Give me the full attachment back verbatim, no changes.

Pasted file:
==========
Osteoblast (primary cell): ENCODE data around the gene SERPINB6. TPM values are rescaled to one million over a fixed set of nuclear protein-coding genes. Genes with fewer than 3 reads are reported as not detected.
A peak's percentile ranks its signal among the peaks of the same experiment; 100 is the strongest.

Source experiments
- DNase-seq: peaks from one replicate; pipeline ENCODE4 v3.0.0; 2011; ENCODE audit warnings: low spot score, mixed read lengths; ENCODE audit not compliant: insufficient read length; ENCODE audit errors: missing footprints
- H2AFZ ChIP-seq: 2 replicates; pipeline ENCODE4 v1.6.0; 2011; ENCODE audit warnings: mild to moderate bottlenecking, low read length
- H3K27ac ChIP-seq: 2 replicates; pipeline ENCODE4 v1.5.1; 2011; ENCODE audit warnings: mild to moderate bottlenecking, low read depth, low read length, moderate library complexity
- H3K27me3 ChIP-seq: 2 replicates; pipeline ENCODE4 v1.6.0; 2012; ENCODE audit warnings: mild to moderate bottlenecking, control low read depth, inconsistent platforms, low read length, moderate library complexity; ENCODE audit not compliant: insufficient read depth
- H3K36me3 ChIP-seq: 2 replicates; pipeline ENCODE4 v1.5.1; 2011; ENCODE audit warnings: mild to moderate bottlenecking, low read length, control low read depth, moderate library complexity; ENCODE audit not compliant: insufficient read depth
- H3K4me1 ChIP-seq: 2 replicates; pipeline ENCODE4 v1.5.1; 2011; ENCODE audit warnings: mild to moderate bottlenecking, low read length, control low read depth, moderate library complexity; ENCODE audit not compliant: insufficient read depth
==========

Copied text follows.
Osteoblast (primary cell): ENCODE data around the gene SERPINB6. TPM values are rescaled to one million over a fixed set of nuclear protein-coding genes. Genes with fewer than 3 reads are reported as not detected.
A peak's percentile ranks its signal among the peaks of the same experiment; 100 is the strongest.

Source experiments
- DNase-seq: peaks from one replicate; pipeline ENCODE4 v3.0.0; 2011; ENCODE audit warnings: low spot score, mixed read lengths; ENCODE audit not compliant: insufficient read length; ENCODE audit errors: missing footprints
- H2AFZ ChIP-seq: 2 replicates; pipeline ENCODE4 v1.6.0; 2011; ENCODE audit warnings: mild to moderate bottlenecking, low read length
- H3K27ac ChIP-seq: 2 replicates; pipeline ENCODE4 v1.5.1; 2011; ENCODE audit warnings: mild to moderate bottlenecking, low read depth, low read length, moderate library complexity
- H3K27me3 ChIP-seq: 2 replicates; pipeline ENCODE4 v1.6.0; 2012; ENCODE audit warnings: mild to moderate bottlenecking, control low read depth, inconsistent platforms, low read length, moderate library complexity; ENCODE audit not compliant: insufficient read depth
- H3K36me3 ChIP-seq: 2 replicates; pipeline ENCODE4 v1.5.1; 2011; ENCODE audit warnings: mild to moderate bottlenecking, low read length, control low read depth, moderate library complexity; ENCODE audit not compliant: insufficient read depth
- H3K4me1 ChIP-seq: 2 replicates; pipeline ENCODE4 v1.5.1; 2011; ENCODE audit warnings: mild to moderate bottlenecking, low read length, control low read depth, moderate library complexity; ENCODE audit not compliant: insufficient read depth